From Florence, Italy: Delicious From-Scratch Thin Crust Pizza

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Here is a delicious homemade pizza recipe that I was taught by the owner of an Italian pizzeria when visiting Florence. This is the classic, thin crust pizza that Florence is famous for. The baker also gave me some topping ideas to create traditional Italian pizzas, before “meatlovers” was an option.

The dough does take 2-8 hours to sit and rise. This is one of those times where the longer, the better. You can make it the night before, let it sit in the fridge and it will be ready to go by dinner time.

Topping Ideas:

The most basic pizza you can make is with a ladle of pureed tomatoes followed by a handful of mozzarella cheese. You can add whatever you want to your pizza, but to make a traditional Italian pizza, add any of these toppings listed below:

La Pizza Quattro Formaggi: add a trio of fontina, gorgonzola and brie cheeses
La Pizza Margherita: top the tomato and mozzarella with fresh basil leaves
La Pizza Marinara: chopped fresh garlic, a drizzle of extra virgin olive oil and a sprinkle of dried oregano
La Pizza di Napoli: fresh capers and dried anchovies
La Pizza Salame Piccante: as it’s name says, your spiciest Italian salami

Ingredients:

  • 7 cups (1kg) wheat flour
  • 3 cups (700mL) room temperature water
  • 1 oz (15g) pizza yeast
  • 1 tbsp salt
  • 2 tbsp extra virgin olive oil

Preparation:

Add the yeast to the water and stir vigorously until dissolved. Pile the flour onto your counter and make a well in the centre. Add the salt, olive oil and water mixture to the well. With a fork mix the ingredients, slowly pushing the flour into the well. When all the flour has been added and a sticky consistency is formed, knead the dough with your hands for 10 minutes.

There is a “right” technique to this if you would like to try it out. Form a ball with the dough and squish it flat onto the counter with your hand. Place your hand so that the part where all of your fingers meet is over the edge of the dough closest to you. Keep your fingers together and your thumb sticking out like you have a mitten on. Push your hand (not your fingers) into the dough and push it forward, stopping when the heel of your hand reaches the far edge of the dough. The dough should have curled up a bit behind your hand. If it didn’t, try a more “rolling” motion with your hand. There should also be a knobby part of the dough from the gap between your thumb and your index finger. Grab this knobby bit, and flip the dough over so that the knobby bit is now under the dough and closest to you. This is much more difficult to explain than it is to do. So give it a try!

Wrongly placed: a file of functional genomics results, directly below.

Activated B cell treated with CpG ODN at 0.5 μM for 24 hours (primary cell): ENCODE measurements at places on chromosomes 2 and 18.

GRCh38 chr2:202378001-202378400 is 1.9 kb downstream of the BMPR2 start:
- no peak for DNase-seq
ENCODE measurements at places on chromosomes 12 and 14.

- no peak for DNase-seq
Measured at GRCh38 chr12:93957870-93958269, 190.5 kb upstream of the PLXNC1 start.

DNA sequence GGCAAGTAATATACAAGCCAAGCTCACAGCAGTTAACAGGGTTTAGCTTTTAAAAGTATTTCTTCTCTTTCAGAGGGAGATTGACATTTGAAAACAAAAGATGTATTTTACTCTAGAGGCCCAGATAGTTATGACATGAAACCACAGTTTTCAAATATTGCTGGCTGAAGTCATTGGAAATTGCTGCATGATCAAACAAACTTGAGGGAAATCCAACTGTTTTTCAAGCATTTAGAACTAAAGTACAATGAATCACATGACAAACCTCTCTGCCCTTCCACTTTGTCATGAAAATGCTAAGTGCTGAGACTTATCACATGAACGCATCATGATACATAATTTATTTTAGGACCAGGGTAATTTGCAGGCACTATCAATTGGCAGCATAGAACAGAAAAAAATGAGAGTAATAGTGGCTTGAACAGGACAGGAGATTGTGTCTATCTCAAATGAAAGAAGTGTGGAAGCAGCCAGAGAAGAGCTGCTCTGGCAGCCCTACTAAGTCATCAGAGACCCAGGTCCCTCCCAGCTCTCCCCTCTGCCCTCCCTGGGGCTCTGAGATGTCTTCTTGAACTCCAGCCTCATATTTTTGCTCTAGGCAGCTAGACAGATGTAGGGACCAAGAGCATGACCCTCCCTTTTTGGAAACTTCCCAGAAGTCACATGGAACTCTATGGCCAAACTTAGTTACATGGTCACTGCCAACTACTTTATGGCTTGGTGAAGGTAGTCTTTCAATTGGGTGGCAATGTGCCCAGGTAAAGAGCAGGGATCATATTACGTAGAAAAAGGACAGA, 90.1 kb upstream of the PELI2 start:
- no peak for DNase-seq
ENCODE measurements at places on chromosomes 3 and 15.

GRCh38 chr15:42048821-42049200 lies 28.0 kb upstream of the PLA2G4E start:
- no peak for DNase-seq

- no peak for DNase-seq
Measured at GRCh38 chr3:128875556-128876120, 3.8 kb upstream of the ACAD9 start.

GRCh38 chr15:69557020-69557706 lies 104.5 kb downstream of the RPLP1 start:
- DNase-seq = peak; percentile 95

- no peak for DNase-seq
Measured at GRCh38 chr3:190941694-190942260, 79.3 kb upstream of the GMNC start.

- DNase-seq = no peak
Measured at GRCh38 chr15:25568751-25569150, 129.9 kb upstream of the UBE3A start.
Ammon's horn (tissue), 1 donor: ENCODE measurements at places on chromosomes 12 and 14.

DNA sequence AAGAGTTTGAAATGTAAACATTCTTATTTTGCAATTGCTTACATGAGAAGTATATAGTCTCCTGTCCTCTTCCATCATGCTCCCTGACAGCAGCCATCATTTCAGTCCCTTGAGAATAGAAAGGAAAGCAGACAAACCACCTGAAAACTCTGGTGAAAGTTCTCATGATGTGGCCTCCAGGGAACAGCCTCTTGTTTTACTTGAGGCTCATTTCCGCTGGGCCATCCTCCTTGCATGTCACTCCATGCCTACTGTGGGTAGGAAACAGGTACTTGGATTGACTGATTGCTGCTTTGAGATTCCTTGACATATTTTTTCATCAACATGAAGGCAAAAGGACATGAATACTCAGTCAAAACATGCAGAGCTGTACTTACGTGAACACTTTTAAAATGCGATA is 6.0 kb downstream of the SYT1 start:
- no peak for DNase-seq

Form the dough into a ball and let it rest for 2-8 hours covered with a damp cloth. After 2-8 hours, the dough should have increased in size. On a floured counter, flatten the edges of the ball of dough with your fingers, leaving the centre thicker. Use a rolling pin to roll dough away from you, from the centre to the edge, turning the dough each time until it is as thick or as thin as you would like it.

Feeling adventurous again? There is another technique that the pizzerias use in Italy to prevent the dough from shrinking in size too much. The dough springs back when it is stretched out because of all the glorious fibres that yeast created for you over the past 2-8 hours. (And you though it was just sitting there!) Whatever you do, don’t fold or rip the dough, or else you will damage those fibres and your pizza will be a little less glorious for it. Instead, find a rounded edge on your counter and hang half of your dough off of it. Use the heels of your hands to keep the other half of dough on the counter and to turn it quickly to keep the dough circular in shape. The weight of the hanging dough will stretch itself out with a little help from gravity. But try this out slowly – you don’t want your pizza dough on the floor!

Now it is time to add the toppings! Add one large ladle of pureed tomato into the centre of the dough. Use the back side of the ladle to draw a spiral, pulling the sauce slowly out to the edges of the dough. Three to five circles in your spiral should do it. Then sprinkle one good handful of mozzarella cheese, plus any other desired toppings. Cook it in the oven for 4-5 minutes at 460F (220C). You will know when it is done!

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